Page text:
two great achievements


Professor Max Crossley wins 2012 David Craig Medal for outstanding contributions to chemical research; and the Robert Burns Woodward Career Award.

David Craig Medal

Professor Maxwell Crossley is a world leader in research on porphyrins, a class of compounds of great importance to life and for which many new uses are emerging in nanosciences. Haem, the red coloured oxygen carrier in blood, and chlorophylls, green pigments responsible for photosynthesis in plants, are important porphyrins. He designs and constructs new functional porphyrin systems for use in solar energy devices, in mimicry of photosynthesis and also in the burgeoning field of molecular-scale electronics. Max has been responsible for many seminal advances in the field.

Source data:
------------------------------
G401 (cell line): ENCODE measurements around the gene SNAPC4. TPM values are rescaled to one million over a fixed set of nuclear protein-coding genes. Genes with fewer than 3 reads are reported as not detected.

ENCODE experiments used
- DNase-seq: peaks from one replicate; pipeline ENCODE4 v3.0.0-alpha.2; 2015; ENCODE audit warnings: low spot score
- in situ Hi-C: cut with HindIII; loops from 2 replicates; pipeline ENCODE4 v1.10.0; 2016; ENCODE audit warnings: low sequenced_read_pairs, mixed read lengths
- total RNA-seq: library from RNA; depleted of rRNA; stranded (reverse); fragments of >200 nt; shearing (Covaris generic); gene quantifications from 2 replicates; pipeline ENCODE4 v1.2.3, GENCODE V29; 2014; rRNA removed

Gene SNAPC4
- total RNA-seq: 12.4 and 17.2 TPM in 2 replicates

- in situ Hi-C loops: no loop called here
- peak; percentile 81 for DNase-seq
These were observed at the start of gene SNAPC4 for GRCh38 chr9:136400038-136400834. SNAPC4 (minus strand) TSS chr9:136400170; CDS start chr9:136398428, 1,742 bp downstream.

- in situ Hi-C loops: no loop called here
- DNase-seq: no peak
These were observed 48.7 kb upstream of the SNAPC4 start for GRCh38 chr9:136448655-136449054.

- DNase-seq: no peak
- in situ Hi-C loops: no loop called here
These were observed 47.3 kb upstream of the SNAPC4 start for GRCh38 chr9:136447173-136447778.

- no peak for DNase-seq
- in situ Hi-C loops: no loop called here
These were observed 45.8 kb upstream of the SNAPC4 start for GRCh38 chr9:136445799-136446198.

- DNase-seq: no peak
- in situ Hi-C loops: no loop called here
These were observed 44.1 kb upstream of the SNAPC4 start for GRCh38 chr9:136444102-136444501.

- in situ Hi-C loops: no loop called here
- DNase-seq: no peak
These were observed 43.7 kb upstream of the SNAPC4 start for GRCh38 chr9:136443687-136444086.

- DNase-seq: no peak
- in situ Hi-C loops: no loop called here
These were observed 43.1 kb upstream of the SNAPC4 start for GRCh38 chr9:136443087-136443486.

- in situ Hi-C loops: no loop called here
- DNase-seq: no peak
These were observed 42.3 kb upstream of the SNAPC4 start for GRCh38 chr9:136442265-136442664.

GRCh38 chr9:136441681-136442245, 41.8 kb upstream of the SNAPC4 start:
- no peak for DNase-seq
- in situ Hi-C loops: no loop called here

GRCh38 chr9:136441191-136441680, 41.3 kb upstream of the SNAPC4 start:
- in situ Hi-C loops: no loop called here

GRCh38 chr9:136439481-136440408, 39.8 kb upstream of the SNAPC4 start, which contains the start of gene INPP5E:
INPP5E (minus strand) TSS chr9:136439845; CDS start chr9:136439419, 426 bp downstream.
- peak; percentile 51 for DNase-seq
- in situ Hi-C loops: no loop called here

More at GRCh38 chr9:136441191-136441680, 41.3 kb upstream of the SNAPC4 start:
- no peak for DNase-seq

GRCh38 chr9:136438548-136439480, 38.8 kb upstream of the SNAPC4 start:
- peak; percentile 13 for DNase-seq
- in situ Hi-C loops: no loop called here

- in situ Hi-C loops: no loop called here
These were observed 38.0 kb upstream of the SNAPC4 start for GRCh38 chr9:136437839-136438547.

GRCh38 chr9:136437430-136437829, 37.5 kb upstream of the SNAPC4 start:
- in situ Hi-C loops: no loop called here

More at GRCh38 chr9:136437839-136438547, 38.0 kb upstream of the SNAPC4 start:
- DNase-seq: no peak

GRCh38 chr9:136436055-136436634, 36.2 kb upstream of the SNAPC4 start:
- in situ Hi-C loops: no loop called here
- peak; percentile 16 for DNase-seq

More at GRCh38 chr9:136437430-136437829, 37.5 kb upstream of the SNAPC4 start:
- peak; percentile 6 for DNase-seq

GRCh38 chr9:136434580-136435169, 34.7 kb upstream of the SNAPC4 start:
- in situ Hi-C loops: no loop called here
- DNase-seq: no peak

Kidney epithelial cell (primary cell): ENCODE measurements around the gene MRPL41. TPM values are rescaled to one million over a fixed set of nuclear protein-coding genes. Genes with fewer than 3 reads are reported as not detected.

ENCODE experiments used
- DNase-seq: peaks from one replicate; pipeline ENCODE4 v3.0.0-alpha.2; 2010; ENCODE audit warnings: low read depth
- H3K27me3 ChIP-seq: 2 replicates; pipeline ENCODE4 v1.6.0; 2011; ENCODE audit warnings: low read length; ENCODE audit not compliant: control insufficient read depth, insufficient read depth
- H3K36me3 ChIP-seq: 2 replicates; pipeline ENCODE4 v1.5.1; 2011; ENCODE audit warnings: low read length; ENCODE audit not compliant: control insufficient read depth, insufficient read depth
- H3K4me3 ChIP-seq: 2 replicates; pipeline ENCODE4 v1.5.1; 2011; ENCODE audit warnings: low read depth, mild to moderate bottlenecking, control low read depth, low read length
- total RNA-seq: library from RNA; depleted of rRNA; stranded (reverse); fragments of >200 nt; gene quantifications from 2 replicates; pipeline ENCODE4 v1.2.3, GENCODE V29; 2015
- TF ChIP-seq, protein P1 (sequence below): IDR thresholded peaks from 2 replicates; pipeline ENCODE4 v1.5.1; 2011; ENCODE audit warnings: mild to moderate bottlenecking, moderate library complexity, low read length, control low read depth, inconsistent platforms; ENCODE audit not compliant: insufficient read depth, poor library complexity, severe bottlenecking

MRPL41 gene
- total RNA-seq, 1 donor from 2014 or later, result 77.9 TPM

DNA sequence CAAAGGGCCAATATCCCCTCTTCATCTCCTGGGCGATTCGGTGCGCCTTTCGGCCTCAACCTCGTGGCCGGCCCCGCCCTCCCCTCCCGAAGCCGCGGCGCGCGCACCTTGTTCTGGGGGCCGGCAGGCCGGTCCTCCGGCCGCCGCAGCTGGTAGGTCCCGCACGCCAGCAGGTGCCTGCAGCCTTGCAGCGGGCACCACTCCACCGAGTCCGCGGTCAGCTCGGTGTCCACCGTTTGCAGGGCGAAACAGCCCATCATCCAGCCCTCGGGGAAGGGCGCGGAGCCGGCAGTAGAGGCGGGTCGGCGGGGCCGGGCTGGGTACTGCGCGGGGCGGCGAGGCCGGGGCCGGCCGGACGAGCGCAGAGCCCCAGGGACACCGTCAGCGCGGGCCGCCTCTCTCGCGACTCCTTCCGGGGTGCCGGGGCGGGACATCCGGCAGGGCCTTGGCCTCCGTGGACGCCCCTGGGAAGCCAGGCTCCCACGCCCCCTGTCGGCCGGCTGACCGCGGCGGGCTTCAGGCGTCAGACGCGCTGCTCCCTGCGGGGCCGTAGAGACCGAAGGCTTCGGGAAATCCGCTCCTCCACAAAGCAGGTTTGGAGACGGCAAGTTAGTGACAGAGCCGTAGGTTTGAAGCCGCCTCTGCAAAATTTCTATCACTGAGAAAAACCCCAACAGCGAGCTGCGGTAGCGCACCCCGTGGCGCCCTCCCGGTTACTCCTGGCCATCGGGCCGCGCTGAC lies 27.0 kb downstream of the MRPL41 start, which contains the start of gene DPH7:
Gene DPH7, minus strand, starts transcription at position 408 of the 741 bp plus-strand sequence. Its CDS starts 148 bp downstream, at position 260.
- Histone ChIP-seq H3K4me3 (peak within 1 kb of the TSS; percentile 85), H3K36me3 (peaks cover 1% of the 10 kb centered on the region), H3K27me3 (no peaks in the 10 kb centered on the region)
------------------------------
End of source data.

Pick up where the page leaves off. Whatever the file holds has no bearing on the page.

Max received his Medal at a ceremony in Canberra in May 2012.


Professor Max Crossley receiving the David Craig Medal from the President of the Austalian Academy of Science, Professor Suzanne Cory.
Robert Burns Woodward Career Award

The Robert Burns Woodward Career Award is a Lifetime Achievement Award given every two years to a highly distinguished senior investigator by the international Society for Porphyrins and Phthalocyanines. It is the highest award of the society. The award is named to honour of the contributions to porphyrin chemistry of Professor Robert Burns Woodward of Harvard University who was awarded the 1965 Nobel prize in Chemistry.

Max received the Award and presented a Prize Lecture on the 4 July, 2012 at an International Symposium on Porphyrins and Phthalocyanines in South Korea.